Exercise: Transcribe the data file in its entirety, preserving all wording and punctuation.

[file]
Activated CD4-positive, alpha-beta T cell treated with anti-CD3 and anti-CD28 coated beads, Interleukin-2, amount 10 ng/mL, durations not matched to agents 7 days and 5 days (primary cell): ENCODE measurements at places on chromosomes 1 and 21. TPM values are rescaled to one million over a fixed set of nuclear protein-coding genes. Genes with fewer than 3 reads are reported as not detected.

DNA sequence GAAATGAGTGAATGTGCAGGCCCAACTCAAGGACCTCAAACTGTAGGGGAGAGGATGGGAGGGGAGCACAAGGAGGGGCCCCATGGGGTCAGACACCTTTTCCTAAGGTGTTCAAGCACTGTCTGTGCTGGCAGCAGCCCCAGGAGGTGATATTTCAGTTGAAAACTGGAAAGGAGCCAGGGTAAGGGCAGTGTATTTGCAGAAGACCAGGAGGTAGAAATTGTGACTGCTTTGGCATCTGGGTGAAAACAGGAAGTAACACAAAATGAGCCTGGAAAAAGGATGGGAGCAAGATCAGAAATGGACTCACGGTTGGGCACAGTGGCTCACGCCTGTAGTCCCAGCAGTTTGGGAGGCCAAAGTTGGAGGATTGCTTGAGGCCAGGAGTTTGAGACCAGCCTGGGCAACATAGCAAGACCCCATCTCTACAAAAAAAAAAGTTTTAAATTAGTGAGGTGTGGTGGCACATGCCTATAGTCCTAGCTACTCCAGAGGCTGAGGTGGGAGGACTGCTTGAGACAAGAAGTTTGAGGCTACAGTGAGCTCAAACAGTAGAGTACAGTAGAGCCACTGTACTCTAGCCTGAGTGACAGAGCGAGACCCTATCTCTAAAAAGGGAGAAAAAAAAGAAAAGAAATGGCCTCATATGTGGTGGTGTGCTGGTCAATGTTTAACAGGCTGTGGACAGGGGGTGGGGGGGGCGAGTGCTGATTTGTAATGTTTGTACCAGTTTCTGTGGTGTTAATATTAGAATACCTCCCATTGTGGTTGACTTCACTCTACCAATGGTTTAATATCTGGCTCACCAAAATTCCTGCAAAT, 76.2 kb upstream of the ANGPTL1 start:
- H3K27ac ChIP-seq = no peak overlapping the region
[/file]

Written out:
Activated CD4-positive, alpha-beta T cell treated with anti-CD3 and anti-CD28 coated beads, Interleukin-2, amount 10 ng/mL, durations not matched to agents 7 days and 5 days (primary cell): ENCODE measurements at places on chromosomes 1 and 21. TPM values are rescaled to one million over a fixed set of nuclear protein-coding genes. Genes with fewer than 3 reads are reported as not detected.

DNA sequence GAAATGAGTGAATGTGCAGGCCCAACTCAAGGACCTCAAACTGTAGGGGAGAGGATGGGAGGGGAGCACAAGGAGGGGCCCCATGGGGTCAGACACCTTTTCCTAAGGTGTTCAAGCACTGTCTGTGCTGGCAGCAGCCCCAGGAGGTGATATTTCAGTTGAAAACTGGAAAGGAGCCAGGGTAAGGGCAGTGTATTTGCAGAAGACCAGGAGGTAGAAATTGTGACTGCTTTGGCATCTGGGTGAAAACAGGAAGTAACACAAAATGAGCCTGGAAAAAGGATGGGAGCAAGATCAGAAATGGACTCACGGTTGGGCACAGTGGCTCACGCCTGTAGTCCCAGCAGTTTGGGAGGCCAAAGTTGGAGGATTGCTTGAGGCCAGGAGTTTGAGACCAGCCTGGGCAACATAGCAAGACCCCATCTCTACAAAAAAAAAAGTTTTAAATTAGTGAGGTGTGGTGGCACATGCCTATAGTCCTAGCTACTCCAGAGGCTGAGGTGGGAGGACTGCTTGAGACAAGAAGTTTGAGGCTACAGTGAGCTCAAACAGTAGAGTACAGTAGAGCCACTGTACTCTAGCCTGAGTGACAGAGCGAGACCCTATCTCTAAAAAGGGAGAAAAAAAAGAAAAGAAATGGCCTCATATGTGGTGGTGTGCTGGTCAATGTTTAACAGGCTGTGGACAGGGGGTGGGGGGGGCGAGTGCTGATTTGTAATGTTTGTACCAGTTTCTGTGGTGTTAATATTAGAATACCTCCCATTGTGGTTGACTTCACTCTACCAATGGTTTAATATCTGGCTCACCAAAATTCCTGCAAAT, 76.2 kb upstream of the ANGPTL1 start:
- H3K27ac ChIP-seq = no peak overlapping the region